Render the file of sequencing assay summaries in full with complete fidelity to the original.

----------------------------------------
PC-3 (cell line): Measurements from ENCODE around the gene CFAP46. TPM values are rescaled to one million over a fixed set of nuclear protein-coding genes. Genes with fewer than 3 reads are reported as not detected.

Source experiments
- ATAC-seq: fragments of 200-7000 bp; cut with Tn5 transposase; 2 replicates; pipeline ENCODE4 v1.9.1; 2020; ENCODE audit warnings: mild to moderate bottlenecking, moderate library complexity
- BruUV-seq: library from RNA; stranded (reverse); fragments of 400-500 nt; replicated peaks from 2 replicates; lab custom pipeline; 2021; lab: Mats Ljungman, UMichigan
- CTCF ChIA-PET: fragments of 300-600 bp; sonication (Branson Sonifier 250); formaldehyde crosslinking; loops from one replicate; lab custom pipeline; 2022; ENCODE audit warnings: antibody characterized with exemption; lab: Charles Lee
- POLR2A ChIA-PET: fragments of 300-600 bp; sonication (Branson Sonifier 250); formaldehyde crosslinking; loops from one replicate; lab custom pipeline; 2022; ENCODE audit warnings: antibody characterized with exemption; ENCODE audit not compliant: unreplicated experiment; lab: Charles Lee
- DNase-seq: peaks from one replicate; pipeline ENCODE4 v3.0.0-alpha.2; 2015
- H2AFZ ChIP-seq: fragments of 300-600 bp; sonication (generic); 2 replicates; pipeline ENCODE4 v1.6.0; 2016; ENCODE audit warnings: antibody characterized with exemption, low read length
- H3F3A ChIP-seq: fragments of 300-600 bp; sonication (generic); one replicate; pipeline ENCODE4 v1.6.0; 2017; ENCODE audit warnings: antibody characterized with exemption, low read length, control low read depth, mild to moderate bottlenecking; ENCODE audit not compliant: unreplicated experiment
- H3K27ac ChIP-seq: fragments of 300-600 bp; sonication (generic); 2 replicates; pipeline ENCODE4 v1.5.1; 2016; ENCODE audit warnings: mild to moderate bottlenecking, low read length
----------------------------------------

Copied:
PC-3 (cell line): Measurements from ENCODE around the gene CFAP46. TPM values are rescaled to one million over a fixed set of nuclear protein-coding genes. Genes with fewer than 3 reads are reported as not detected.

Source experiments
- ATAC-seq: fragments of 200-7000 bp; cut with Tn5 transposase; 2 replicates; pipeline ENCODE4 v1.9.1; 2020; ENCODE audit warnings: mild to moderate bottlenecking, moderate library complexity
- BruUV-seq: library from RNA; stranded (reverse); fragments of 400-500 nt; replicated peaks from 2 replicates; lab custom pipeline; 2021; lab: Mats Ljungman, UMichigan
- CTCF ChIA-PET: fragments of 300-600 bp; sonication (Branson Sonifier 250); formaldehyde crosslinking; loops from one replicate; lab custom pipeline; 2022; ENCODE audit warnings: antibody characterized with exemption; lab: Charles Lee
- POLR2A ChIA-PET: fragments of 300-600 bp; sonication (Branson Sonifier 250); formaldehyde crosslinking; loops from one replicate; lab custom pipeline; 2022; ENCODE audit warnings: antibody characterized with exemption; ENCODE audit not compliant: unreplicated experiment; lab: Charles Lee
- DNase-seq: peaks from one replicate; pipeline ENCODE4 v3.0.0-alpha.2; 2015
- H2AFZ ChIP-seq: fragments of 300-600 bp; sonication (generic); 2 replicates; pipeline ENCODE4 v1.6.0; 2016; ENCODE audit warnings: antibody characterized with exemption, low read length
- H3F3A ChIP-seq: fragments of 300-600 bp; sonication (generic); one replicate; pipeline ENCODE4 v1.6.0; 2017; ENCODE audit warnings: antibody characterized with exemption, low read length, control low read depth, mild to moderate bottlenecking; ENCODE audit not compliant: unreplicated experiment
- H3K27ac ChIP-seq: fragments of 300-600 bp; sonication (generic); 2 replicates; pipeline ENCODE4 v1.5.1; 2016; ENCODE audit warnings: mild to moderate bottlenecking, low read length